What should be one of the most important parts of a story or book you’re working on? The ending. Many times, we can overlook the ending or not give it as much thought as the the plotting, editing or revising. But a good, solid ending may make or break your sale. You want that editor who is considering your manuscript to practically hear the “good ending” music playing in her head. It should be the big “pop” of your work.
Your ending shouldn’t just be a “happy ending” but it should be a satisfying ending. We bring our characters through a long, life changing journey in which they should have learned something. We should have a strong sense of what they learned and why. Why was that lesson important? Does it make them a better person? Friend? Does it teach us something about ourselves or others? Can the readers relate to the story and connect to it?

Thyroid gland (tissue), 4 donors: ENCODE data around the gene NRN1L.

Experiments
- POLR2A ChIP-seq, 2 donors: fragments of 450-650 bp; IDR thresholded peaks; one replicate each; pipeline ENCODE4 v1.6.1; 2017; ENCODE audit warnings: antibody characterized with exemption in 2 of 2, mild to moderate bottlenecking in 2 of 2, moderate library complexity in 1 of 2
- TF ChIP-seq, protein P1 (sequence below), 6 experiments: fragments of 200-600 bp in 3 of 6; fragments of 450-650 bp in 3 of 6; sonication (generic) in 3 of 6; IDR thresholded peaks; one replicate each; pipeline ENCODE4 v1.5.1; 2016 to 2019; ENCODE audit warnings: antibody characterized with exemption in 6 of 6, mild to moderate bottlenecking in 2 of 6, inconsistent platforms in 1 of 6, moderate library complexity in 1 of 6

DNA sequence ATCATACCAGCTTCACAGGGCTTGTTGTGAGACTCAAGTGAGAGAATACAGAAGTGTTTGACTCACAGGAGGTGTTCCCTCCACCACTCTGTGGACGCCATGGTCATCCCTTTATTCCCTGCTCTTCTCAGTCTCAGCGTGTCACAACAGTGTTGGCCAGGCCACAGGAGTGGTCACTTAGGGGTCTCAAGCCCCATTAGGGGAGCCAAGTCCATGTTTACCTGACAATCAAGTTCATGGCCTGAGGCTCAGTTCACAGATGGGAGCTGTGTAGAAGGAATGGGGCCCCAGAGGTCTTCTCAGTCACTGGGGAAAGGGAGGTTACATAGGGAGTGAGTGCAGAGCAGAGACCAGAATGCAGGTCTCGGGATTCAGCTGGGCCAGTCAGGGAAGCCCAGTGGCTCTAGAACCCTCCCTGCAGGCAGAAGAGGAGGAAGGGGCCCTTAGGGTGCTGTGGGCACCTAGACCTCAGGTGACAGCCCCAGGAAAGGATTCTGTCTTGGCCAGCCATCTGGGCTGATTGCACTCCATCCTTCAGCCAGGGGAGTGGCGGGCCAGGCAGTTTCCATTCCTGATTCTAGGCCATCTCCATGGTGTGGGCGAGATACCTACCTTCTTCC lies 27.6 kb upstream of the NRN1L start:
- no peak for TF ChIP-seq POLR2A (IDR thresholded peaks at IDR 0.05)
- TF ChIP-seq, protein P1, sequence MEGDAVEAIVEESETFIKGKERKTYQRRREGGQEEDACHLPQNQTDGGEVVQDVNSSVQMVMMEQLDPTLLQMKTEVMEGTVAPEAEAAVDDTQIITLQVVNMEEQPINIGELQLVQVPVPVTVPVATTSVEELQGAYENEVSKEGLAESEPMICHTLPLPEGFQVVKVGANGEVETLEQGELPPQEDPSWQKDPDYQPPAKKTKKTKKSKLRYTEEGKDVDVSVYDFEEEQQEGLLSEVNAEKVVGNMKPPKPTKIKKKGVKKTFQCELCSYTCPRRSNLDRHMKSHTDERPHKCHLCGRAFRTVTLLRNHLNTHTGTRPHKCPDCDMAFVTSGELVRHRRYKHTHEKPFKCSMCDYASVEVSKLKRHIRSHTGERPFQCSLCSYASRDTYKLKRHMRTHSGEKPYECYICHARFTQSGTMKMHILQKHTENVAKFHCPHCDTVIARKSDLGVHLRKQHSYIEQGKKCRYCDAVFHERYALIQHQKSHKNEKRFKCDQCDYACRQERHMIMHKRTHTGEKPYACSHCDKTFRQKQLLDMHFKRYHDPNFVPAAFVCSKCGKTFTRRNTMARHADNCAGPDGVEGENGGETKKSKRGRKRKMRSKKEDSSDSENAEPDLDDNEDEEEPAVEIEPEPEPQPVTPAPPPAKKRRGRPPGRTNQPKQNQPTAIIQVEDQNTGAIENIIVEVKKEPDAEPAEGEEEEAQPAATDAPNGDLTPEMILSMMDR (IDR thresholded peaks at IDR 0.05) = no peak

In addittion, all or most loose ends should be tied up. We should be able to say, “That’s why this happened in the beginning of the story.” We should see everything in the story come together full circle.
This seems like a tall order, but if we’re careful and plan our story out well, the ending will highlight the story. Like the rest of the manuscript, it takes time, determination and hard work. Then maybe the story will have that “pop” that an editor is looking for. It could just get you that acceptance.